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February 22, 2022

“This is living Black in America”—4 Pieces of Black History that we Don’t Know (but Should).

“A people without the knowledge of their past history, origin and culture is like a tree without roots.” ~ Marcus Garvey
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Before I start, let’s engage in an exercise in imagination:

Suppose you were given a job to put in a fence around a large property. While the pay is not bad, you are working alone.

Every day you dig fence holes in the hopes that when you finish, you can find some additional help to actually put up the fence. However, every night someone comes behind you and fills those same holes in. Over and over again.

In truth, you are being paid to dig only a few holes. But you will never progress because progress is not the goal. The goal is to keep you motivated in the hopes of one day being able to complete this one f*cking job.

That is living Black in America.

My goal with this article is not to bemoan all the ways non-white people are mistreated in this country. It’s instead an opportunity for us to discover and dig deeper into why there is so much distrust of white folks, even supposed allies, in the Black community.

Because let’s face it: the information is out there but if you’re not willing to do the work, I shouldn’t have to do the work, type it out, give it to you, and still have you not bother to read it.

So, if you are interested, here are some topics covering how systemic racism works and why no one but those impacted seems to care. I hope you will take this opportunity to learn more from these stories of Black history that are often overlooked. By the way, what I’ve shared here is easily google-able; while I’ve included one or two links per topic, there is always more learning to do.

Let’s get this education party started:

The Chicago Police Department’s “black site”

Back in 2015, the public learned that the Chicago Police Department had been operating an “off-the-books interrogation compound, rendering Americans unable to be found by family or attorneys while locked inside what lawyers say is the domestic equivalent of a CIA black site,” according to The Guardian.

Per an article in The Atlantic, “over 100 black men were tortured by officers in order to force confessions, drive them to incriminate co-defendants, or to intimidate possible witnesses to police brutality.”

Baltimore’s Notorious Gun Trace Task Force

Not only are there multiple articles about this gang of criminals in blue, but a book and soon-to-be movie. According to The Washington Post, the Gun Trace Task Force was “an elite plainclothes unit of the Baltimore Police Department tasked with getting guns and drugs off the streets.” Instead, these officers “robbed suspected drug dealers (some of whom may not have been dealers), sold stolen drugs, illegally used GPS devices to track robbery targets, and planted evidence…Eight members of the nine-person squad ended up going to federal prison after being convicted on corruption charges.”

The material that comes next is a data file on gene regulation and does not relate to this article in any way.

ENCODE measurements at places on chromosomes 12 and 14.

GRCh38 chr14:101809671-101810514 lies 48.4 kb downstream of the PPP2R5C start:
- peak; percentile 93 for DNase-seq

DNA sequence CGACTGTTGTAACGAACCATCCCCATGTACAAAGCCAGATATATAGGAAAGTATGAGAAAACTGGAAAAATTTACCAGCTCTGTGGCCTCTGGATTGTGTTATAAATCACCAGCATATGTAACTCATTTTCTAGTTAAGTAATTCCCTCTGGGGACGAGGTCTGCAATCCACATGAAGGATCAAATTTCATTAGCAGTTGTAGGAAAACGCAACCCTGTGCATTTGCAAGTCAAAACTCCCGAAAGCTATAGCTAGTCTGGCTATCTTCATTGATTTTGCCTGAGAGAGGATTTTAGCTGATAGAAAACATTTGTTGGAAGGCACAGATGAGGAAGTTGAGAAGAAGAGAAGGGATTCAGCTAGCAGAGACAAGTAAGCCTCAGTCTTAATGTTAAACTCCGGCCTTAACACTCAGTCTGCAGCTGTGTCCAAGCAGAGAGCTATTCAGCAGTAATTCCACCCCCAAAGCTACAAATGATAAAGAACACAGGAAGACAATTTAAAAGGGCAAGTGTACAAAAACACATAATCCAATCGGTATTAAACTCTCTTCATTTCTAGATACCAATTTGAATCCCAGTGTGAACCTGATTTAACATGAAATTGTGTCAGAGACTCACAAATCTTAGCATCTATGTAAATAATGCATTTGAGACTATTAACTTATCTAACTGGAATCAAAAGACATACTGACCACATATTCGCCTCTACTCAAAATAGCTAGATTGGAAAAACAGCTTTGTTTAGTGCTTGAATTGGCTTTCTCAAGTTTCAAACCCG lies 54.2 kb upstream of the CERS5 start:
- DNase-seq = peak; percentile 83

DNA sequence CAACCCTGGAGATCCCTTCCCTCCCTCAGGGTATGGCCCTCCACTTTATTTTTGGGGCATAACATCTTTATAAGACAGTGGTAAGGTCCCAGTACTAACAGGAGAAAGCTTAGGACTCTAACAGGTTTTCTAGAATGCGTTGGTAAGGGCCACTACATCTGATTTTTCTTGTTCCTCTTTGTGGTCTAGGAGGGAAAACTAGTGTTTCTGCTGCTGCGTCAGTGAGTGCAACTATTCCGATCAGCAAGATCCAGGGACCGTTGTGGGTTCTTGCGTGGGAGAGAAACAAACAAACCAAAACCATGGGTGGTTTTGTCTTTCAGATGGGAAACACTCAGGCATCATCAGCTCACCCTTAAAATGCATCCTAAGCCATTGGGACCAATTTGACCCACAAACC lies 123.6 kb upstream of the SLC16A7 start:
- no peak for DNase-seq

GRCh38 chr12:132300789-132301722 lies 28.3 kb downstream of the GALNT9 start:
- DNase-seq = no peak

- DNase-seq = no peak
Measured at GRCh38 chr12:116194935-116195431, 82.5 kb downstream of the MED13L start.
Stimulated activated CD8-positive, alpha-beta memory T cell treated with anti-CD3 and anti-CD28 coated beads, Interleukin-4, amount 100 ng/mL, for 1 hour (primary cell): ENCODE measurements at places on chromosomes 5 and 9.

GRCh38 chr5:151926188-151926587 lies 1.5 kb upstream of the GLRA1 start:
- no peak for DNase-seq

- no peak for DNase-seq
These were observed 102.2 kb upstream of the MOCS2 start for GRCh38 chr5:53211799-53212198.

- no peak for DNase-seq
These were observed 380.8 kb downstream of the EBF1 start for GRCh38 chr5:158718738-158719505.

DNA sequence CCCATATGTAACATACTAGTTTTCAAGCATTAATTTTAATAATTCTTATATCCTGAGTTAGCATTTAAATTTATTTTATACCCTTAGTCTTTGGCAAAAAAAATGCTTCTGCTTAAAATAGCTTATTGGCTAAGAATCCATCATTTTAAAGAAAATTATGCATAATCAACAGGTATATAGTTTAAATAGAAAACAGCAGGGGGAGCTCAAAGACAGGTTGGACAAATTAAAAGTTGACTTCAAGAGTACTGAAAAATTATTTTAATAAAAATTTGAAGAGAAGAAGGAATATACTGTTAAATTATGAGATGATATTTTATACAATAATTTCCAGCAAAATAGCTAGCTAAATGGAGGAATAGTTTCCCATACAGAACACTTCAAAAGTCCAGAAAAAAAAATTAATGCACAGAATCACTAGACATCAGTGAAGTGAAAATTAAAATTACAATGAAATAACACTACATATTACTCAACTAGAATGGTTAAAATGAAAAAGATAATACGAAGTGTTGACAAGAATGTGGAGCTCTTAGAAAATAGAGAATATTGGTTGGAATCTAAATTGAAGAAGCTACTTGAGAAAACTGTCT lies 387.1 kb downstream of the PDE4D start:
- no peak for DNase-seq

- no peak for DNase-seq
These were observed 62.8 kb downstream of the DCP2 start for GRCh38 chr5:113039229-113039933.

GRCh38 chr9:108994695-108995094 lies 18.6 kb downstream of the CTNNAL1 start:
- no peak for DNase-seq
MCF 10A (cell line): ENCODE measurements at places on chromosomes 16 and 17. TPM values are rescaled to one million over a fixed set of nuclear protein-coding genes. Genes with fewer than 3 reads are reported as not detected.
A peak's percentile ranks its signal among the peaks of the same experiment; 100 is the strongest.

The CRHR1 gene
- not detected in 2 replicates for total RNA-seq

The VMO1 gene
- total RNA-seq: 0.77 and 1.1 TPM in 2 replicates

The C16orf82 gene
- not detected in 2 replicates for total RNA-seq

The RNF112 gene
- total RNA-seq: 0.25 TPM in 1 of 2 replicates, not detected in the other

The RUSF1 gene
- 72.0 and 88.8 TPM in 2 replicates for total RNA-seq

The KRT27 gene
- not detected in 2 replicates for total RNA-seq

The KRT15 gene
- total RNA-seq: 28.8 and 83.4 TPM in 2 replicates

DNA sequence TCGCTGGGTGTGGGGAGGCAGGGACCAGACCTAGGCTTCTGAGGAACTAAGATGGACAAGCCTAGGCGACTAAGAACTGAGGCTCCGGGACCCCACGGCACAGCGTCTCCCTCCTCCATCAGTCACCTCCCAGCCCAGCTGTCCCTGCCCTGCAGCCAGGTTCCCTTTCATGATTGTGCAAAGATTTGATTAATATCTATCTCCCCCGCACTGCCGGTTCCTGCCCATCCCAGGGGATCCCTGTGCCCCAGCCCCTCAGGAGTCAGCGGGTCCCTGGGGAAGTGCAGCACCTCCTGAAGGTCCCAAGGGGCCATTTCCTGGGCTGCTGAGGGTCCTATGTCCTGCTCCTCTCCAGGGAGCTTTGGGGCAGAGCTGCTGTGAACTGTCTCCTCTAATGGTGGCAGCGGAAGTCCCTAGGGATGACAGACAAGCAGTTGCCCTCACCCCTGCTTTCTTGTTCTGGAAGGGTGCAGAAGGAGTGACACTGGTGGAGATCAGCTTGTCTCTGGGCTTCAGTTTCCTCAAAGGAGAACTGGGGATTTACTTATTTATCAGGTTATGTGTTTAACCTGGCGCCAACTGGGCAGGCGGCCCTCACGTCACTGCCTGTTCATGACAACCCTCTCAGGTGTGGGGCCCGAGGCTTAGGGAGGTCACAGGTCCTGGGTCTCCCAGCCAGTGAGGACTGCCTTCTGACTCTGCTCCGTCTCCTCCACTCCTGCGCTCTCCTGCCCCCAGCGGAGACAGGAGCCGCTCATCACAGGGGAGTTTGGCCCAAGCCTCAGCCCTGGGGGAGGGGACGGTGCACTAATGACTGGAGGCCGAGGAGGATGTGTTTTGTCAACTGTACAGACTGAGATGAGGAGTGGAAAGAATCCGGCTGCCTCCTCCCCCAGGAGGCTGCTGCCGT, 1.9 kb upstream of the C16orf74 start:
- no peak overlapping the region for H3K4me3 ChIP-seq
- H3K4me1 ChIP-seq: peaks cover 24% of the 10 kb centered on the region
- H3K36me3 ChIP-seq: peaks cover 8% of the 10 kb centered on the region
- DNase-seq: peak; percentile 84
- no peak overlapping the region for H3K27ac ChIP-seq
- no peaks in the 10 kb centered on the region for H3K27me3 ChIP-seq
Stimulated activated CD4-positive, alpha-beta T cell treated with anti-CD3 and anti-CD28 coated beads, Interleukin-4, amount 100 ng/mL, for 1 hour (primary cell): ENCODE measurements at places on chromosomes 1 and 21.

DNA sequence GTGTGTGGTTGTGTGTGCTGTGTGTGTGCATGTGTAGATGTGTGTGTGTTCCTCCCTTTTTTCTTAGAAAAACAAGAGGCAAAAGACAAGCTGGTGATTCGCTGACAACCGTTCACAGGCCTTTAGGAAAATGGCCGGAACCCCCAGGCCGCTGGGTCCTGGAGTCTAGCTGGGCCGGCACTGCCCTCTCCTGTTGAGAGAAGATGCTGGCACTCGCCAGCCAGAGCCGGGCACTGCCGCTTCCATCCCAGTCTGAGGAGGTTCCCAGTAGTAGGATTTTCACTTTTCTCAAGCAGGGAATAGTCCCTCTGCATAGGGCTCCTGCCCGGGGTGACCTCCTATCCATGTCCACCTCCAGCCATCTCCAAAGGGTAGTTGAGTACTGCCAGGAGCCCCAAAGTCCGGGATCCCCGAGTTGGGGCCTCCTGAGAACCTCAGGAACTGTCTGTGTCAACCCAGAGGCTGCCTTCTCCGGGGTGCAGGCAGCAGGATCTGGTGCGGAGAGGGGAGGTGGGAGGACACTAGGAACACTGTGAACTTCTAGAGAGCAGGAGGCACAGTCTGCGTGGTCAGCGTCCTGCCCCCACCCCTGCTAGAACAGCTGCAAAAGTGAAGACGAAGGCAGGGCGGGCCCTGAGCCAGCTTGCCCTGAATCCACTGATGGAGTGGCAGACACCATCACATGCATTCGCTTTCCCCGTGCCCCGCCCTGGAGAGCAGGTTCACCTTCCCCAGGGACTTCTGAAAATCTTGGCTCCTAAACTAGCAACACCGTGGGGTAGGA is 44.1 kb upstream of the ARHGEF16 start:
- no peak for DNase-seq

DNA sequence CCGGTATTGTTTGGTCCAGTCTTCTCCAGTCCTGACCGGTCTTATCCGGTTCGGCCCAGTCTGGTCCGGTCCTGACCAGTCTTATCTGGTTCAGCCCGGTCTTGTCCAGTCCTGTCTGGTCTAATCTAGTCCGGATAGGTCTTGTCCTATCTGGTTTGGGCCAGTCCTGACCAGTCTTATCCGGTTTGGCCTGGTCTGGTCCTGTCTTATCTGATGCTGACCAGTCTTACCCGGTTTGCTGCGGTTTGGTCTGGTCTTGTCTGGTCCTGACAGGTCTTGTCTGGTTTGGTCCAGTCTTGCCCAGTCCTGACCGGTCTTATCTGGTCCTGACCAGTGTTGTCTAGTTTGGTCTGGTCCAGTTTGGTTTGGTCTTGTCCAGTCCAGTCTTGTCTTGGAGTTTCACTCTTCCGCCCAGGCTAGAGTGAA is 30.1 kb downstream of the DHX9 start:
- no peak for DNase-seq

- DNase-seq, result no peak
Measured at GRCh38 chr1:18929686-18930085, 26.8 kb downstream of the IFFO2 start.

Just imagine, if these men were your introduction to policing, it’s a wonder anyone in the city survived. And according to The Baltimore Sun, the officers’ victims were all Black men.

The Systematic Undervaluation of Minority Neighborhoods

It is critical to understand the link between owning a home and building generational wealth. When your home is consistently undervalued, you do not get the full value of owning real estate. And when this occurs in minority neighborhoods, it is intentional.

My neighborhood is becoming integrated again. Why? Because the neighborhoods that white folks used to buy homes in are no longer affordable. So, our houses are being purchased, flipped, and sold at a much higher dollar value than the current stock dictates. This makes taxes higher and makes it more difficult to access what should be “beginner homes” or homes for lower-income people and families.

Coupled with this travesty is Baltimore’s (and many similar cities’) lack of interest in preserving historically Black housing. We have had several homes of prominent Black leaders destroyed. Today, there is a fight to keep what were the first homes available to free Blacks in 1870 from being demolished for a New York development firm. Baltimore leaders either don’t see or don’t care about the irony of destroying a piece of history for a firm that isn’t even local.

How the United States used National Highways to systematically Ruin Black Neighborhoods

This tactic has been used in every city in America, but New York City elevated it to an art form. It’s the process of creating parks, beaches, and other sites for the rest of the city while removing the “undesirables” from our midst.

According to NPR, “Planners of the interstate highway system, which began to take shape after the Federal-Aid Highway Act of 1956, routed some highways directly, and sometimes purposefully, through Black and brown communities. In some instances, the government took homes by eminent domain.”

Again, these topics are just a start, but I wanted to share information I find both educational and beneficial before Black History Month comes to an end.

Thanks for reading!

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